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With Rhymney Valley to the north, Caerphilly Mountain to the south and an abundance of forests, parks and hillside trails in between, Caerphilly County Borough is a green and scenic region just a stone’s throw from the Welsh capital.
From its medieval castle and Tudor manor to its more recent mining heritage, there’s plenty of history and culture to explore here too – or taste, in the form of world-famous Caerphilly cheese.
History and culture
Caerphilly Castle is Wales’ largest castle and is the region’s most popular and impressive attraction. With its array of moats, dams and huge defence walls, a 30-acre expanse of greenery and even its own leaning tower, there’s enough here to spark even the most idle imaginations. The use of film and sound helps to bring to life the stories of former inhabitants. As you pass through the great hall, sounds of feasting fill the air and a virtual fire crackles in the hearth. Interactive exhibits, such as the table that acts like a giant iPad, mean that with the flick of a finger you can open an ancient scroll or explode a casket on a digital map. A statue of the late comedian Tommy Cooper, who was born in Caerphilly, stands just outside the castle grounds.
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Close to the border of Merthyr Tydfil in the north of the county, Llancaiach Fawr is a restored Tudor manor, where the staff – mostly acting as servants – dress in period costume and the refurbished rooms are presented and furnished as they would have been in 1645. Fires crackle, candles flicker and the sounds and smells of domestic life transport visitors back to the 17th century. Here you will find out what it was like to live through the Civil Wars.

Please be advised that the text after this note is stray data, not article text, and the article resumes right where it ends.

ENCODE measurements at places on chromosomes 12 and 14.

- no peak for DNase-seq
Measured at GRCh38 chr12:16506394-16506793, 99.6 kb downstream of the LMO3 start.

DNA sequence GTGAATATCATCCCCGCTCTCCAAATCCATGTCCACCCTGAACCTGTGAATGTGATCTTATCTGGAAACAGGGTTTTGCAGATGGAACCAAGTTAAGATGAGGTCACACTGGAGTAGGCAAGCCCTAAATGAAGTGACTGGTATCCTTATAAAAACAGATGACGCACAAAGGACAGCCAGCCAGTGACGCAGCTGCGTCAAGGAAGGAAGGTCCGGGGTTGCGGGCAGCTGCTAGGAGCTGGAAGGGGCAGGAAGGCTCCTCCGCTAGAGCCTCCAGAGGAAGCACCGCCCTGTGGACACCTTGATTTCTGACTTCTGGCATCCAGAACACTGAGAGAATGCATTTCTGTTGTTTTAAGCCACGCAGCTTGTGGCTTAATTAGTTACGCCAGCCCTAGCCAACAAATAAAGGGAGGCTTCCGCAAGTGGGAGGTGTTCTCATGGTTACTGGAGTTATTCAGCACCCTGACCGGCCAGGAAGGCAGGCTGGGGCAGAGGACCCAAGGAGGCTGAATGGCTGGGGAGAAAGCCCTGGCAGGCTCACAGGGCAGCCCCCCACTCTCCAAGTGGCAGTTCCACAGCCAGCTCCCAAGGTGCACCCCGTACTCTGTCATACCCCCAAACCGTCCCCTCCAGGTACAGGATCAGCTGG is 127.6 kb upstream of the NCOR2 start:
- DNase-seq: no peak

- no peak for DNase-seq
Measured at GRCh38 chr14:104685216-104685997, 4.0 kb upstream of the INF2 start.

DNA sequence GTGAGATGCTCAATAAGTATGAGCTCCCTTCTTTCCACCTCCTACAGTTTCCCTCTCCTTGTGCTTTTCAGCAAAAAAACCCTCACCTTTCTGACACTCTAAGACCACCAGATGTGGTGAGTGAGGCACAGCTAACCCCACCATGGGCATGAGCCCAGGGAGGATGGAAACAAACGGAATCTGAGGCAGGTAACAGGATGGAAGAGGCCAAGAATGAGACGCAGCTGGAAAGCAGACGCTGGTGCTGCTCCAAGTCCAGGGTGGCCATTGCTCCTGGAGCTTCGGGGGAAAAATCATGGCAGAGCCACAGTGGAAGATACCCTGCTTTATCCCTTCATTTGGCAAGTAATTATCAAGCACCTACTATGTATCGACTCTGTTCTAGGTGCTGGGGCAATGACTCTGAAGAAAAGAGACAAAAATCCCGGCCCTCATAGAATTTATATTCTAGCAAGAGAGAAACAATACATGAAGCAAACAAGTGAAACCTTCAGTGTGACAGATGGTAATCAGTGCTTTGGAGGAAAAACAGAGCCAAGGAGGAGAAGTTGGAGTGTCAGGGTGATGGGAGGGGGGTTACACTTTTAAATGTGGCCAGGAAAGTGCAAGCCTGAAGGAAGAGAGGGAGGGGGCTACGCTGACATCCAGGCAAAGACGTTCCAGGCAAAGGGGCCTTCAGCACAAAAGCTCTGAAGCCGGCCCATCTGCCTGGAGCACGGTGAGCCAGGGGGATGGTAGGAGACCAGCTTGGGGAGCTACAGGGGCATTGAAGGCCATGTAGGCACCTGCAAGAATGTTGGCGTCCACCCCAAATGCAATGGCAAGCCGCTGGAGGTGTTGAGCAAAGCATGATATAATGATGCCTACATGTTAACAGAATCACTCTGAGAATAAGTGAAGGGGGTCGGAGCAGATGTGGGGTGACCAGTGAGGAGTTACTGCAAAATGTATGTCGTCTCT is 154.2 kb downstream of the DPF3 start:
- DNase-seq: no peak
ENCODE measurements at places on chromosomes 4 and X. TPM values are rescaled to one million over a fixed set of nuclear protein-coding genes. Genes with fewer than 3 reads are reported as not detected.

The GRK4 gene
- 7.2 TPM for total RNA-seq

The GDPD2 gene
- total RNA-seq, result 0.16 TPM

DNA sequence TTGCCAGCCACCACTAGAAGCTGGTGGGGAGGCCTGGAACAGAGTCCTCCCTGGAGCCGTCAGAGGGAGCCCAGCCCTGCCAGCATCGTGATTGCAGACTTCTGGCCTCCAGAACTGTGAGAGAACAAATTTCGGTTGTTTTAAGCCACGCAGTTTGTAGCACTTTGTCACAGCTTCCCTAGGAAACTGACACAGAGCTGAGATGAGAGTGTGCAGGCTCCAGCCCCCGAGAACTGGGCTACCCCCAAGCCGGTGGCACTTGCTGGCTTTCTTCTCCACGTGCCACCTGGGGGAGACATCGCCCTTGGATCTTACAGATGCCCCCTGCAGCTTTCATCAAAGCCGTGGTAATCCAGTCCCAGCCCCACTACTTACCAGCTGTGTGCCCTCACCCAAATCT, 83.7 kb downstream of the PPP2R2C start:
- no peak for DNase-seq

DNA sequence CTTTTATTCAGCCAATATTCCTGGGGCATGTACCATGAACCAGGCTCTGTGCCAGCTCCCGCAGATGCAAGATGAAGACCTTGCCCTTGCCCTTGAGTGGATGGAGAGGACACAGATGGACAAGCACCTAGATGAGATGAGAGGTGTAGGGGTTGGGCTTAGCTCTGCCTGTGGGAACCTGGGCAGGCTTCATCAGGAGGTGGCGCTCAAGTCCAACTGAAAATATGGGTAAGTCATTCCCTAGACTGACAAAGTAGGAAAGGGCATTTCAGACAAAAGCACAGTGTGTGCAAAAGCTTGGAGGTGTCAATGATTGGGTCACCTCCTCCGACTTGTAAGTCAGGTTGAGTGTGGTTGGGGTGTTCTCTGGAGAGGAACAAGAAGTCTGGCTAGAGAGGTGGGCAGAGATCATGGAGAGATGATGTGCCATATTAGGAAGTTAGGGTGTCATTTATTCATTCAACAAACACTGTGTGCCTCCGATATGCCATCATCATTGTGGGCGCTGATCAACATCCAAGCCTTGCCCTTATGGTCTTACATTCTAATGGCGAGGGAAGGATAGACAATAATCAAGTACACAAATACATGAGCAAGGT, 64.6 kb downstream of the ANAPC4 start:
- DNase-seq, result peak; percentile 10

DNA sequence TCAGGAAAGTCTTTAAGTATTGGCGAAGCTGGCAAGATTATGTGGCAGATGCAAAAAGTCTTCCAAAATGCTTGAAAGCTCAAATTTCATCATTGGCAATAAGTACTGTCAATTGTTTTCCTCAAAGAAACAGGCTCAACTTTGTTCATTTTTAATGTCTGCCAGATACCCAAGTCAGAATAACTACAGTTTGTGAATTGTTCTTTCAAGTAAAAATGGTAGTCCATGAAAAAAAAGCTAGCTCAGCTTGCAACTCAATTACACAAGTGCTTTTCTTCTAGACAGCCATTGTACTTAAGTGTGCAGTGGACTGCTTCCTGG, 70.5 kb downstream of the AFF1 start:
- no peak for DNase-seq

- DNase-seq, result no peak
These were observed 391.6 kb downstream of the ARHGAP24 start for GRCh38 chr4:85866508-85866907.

Perhaps the most significant era in more recent history for Caerphilly was the Industrial Revolution. Coal mining transformed the economy in South Wales during the 19th century, and the evidence of this once booming industry can still be seen today. New Tredegar’s Winding House sits on the site of the Elliot Colliery, and comes complete with a Victorian winding engine (which operated the cages that took men down into and up out of the earth). Today it’s a museum showcasing local history, from the Roman Empire to present day.
Just outside of Caerphilly town, Senghenydd is another mining town worth visiting. The community centre is home to Aber Valley Heritage Museum, which exhibits photos and memorabilia from the height of the region’s mining pursuits, as well as interactive, educational screens. The nearby Senghenydd Memorial and Garden pays tribute to the men, women and children who lost their lives in 152 mining disasters across Wales, including the Senghenydd colliery disaster, which claimed 439 lives and is the worst mining accident to have occured in the UK.
With hiking and cycling trails for a range of abilities, a children’s playground and opportunities to try orienteering or watersports, Cwmcarn Forest is a one-stop shop for outdoor excursions and makes for a perfect family day out. There’s also a cafe and visitor centre, as well as glamping facilities, on site.
Parc Penallta is another great place if you want to get some fresh air while in Caerphilly. The paths are easy to follow, the gardens are beautiful and if you hike to the park’s highest point, there are lovely views of the South Wales valleys. The star attraction, however, has to be Sultan the Pit Pony, a 200m long earth sculpture which honours the ponies that worked in the old collieries.
Our 101 team have been working with local tourism, business, community and Council initiatives to bring you some of the best ways for you to live your connection to Caerphilly.
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